In line with the previous question, the United Nations (UN) has been developing various programs over the years, and currently, the 2030 Agenda is approved, a universal agenda for sustainable development, which consists of 17 sustainable development goals (SDGs) that seek to improve the quality of life of the entire world population, through a set of targets for each goal. For the development of these SDGs, education plays a key role, as pointed out by UNESCO [29]. Educational centers, through the learning environment, can help develop aspects such as psychological well-being and the inclusion of the most vulnerable students. Therefore, through education, we should respond to social demands for the comprehensive development of students, establishing relationships between what happens in the classrooms and social reality [30]. Consequently, in this study, we have decided to focus on the improvement of adolescents’ mental health through emotional education. All of this is based on certain goals of some of the sustainable development objectives, such as goal 3 on health and well-being, and within it, goal 3.4 on the treatment and promotion of mental health and well-being. In this way, we have approached this task from the area of Physical Education, as the previously cited Royal Decree points out that through Physical Education, students should learn to manage their emotions. This area also includes content blocks that address the three components of health: physical, social, and mental, which is the focus of this study. In turn, there are studies that have determined that regular sport and physical activity are related to healthy habits for improving both physical and mental health [31]. Besides being an area that contributes to the formation not only physical but also affective and emotional, seeking the integral development of students [32]. At this point, we ask ourselves, what activities can help us achieve the aspects we have discussed in the previous paragraphs? Various authors consider yoga as a potential discipline in the prevention of emotional problems as it brings various vital benefits [33]. Additionally, since 2005, the number of studies on mindfulness and the analysis of its efficacy in children and adolescents has increased [34]. It is a technique that has benefits for improving mental health (physical, social, emotional, and cognitive) of students in this society characterized by a frenetic pace that leads us to well-being problems [35]. Moreover, it can be effective and serve as a protective factor against the development of certain psychological problems [36,37]. In fact, mindfulness-based programs are increasingly important due to their benefits and impact on people’s well-being [38,39,40]. Despite finding benefits about mindfulness as some of those indicated in the previous paragraph, Ruiz et al. [41] conducted a systematic review and meta-analysis of the efficacy of mindfulness in children and adolescents, from which no significant results were obtained. This could be due to the small number of studies on this program, as well as the limited studies focused on adolescents, which, in addition, have small samples and lack a control group [42].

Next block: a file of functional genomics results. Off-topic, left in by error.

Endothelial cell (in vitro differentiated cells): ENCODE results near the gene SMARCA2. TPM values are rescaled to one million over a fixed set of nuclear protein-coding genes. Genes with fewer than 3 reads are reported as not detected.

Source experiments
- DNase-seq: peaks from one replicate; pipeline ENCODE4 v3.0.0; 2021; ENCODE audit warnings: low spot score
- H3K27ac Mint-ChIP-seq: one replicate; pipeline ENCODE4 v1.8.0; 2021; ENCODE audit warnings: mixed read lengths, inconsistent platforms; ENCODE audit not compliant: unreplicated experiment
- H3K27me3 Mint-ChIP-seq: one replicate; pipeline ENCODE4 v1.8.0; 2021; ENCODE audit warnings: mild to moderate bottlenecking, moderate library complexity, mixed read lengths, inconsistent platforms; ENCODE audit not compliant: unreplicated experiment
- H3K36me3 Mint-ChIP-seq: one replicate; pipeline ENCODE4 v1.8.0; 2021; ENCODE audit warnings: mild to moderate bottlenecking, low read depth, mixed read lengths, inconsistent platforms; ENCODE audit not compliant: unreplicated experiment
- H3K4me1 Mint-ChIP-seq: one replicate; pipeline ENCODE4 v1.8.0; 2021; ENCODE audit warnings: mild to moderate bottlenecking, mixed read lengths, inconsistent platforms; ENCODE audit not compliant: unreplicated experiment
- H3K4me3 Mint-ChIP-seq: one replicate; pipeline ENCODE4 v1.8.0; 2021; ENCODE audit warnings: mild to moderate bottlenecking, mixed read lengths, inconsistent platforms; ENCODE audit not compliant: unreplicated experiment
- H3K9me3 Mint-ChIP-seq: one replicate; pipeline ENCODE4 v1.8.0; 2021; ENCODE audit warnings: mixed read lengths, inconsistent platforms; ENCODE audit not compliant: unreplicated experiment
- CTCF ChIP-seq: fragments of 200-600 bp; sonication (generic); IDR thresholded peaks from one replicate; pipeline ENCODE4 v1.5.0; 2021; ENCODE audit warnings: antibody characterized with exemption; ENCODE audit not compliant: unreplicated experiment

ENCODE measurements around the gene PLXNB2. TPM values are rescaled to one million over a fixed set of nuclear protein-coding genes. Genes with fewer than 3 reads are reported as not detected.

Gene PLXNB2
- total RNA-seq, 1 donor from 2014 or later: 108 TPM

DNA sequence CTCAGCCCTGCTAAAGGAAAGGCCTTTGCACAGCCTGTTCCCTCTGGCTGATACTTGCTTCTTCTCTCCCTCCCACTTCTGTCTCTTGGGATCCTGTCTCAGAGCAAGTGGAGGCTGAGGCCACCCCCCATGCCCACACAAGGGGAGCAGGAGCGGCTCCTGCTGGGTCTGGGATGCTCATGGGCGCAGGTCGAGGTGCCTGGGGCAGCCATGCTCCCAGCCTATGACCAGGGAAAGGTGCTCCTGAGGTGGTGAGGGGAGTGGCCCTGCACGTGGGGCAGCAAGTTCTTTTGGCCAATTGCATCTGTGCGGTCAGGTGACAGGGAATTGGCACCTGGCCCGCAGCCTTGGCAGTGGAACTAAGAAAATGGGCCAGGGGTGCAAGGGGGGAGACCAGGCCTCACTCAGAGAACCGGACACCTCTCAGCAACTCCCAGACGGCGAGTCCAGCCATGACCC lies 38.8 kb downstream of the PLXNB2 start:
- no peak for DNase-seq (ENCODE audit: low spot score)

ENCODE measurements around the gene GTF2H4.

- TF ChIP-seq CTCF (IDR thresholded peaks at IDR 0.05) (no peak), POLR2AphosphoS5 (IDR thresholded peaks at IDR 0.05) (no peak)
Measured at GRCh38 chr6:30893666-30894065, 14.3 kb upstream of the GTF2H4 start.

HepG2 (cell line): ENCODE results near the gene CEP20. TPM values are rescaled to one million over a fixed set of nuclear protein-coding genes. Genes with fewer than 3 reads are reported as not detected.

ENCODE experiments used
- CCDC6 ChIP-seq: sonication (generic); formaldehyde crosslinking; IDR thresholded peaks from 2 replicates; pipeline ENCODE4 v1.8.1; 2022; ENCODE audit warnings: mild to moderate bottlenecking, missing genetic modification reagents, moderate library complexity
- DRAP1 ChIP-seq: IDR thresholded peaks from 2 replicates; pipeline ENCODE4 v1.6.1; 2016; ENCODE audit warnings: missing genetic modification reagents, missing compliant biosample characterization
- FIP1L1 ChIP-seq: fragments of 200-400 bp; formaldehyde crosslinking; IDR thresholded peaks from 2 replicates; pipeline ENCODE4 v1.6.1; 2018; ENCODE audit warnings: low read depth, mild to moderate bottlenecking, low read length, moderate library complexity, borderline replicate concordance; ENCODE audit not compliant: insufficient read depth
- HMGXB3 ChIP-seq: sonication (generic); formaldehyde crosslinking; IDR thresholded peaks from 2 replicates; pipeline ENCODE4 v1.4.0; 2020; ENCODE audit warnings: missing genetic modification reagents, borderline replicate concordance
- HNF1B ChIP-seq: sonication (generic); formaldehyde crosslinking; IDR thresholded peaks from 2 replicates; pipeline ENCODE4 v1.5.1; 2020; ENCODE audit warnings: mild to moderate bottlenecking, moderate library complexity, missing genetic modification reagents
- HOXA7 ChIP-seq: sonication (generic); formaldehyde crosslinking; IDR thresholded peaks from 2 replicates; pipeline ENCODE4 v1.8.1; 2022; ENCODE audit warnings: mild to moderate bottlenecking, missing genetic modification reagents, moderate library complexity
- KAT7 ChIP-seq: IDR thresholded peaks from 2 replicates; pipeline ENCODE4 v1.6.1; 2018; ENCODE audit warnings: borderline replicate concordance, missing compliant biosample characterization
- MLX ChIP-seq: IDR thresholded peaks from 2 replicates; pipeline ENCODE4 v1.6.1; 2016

With the intention of contributing to the mentioned research line, in this study, we wondered whether a warm-up based on yoga and mindfulness could influence students’ emotional awareness in Physical Education. Thus, the aim of this study was to evaluate the emotional awareness of students before and after such an intervention program and to check its effect on the emotional awareness of Physical Education students. This study sought to find a relationship between the practice of yoga and mindfulness in different sessions of a didactic unit on Block 5, manifestations of motor culture, and the improvement of the emotional awareness of the students who carried out this practice. Thus, it is expected that the practice of both techniques will be positively related to adolescents’ emotional awareness.